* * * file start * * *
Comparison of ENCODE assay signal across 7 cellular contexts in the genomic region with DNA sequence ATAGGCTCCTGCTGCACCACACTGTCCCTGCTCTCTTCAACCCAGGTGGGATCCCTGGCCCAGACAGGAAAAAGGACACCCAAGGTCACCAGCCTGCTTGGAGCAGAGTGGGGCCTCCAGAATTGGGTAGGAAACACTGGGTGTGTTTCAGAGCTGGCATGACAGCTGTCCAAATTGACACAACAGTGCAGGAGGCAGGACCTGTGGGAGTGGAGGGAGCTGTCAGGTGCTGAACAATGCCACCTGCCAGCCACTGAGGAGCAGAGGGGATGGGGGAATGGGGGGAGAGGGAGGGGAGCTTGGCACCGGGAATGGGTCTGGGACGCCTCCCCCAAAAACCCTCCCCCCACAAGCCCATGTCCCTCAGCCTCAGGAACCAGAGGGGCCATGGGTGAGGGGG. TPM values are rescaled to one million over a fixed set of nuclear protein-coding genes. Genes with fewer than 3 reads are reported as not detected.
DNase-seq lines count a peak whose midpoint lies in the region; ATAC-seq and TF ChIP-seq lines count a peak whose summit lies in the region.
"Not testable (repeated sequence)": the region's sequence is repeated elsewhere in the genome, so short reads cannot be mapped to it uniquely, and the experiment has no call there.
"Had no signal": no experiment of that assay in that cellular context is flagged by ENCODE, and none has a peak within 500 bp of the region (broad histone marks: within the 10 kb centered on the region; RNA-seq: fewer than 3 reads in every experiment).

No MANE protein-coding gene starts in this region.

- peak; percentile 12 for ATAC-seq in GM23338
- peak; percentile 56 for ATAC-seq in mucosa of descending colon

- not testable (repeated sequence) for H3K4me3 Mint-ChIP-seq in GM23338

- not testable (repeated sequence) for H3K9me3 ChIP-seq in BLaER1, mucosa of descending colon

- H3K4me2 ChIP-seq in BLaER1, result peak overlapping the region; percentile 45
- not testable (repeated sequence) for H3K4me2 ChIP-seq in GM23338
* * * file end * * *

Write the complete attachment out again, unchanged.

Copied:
Comparison of ENCODE assay signal across 7 cellular contexts in the genomic region with DNA sequence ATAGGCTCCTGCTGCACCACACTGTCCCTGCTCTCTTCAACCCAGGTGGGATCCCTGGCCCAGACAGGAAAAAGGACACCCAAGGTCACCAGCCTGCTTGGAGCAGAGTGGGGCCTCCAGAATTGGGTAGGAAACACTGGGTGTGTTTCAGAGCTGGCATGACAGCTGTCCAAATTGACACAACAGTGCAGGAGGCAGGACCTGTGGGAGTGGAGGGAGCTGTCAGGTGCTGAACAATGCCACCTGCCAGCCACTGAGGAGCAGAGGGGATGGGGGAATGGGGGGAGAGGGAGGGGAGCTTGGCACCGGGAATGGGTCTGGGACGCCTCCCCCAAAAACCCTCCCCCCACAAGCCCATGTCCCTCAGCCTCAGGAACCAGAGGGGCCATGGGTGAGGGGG. TPM values are rescaled to one million over a fixed set of nuclear protein-coding genes. Genes with fewer than 3 reads are reported as not detected.
DNase-seq lines count a peak whose midpoint lies in the region; ATAC-seq and TF ChIP-seq lines count a peak whose summit lies in the region.
"Not testable (repeated sequence)": the region's sequence is repeated elsewhere in the genome, so short reads cannot be mapped to it uniquely, and the experiment has no call there.
"Had no signal": no experiment of that assay in that cellular context is flagged by ENCODE, and none has a peak within 500 bp of the region (broad histone marks: within the 10 kb centered on the region; RNA-seq: fewer than 3 reads in every experiment).

No MANE protein-coding gene starts in this region.

- peak; percentile 12 for ATAC-seq in GM23338
- peak; percentile 56 for ATAC-seq in mucosa of descending colon

- not testable (repeated sequence) for H3K4me3 Mint-ChIP-seq in GM23338

- not testable (repeated sequence) for H3K9me3 ChIP-seq in BLaER1, mucosa of descending colon

- H3K4me2 ChIP-seq in BLaER1, result peak overlapping the region; percentile 45
- not testable (repeated sequence) for H3K4me2 ChIP-seq in GM23338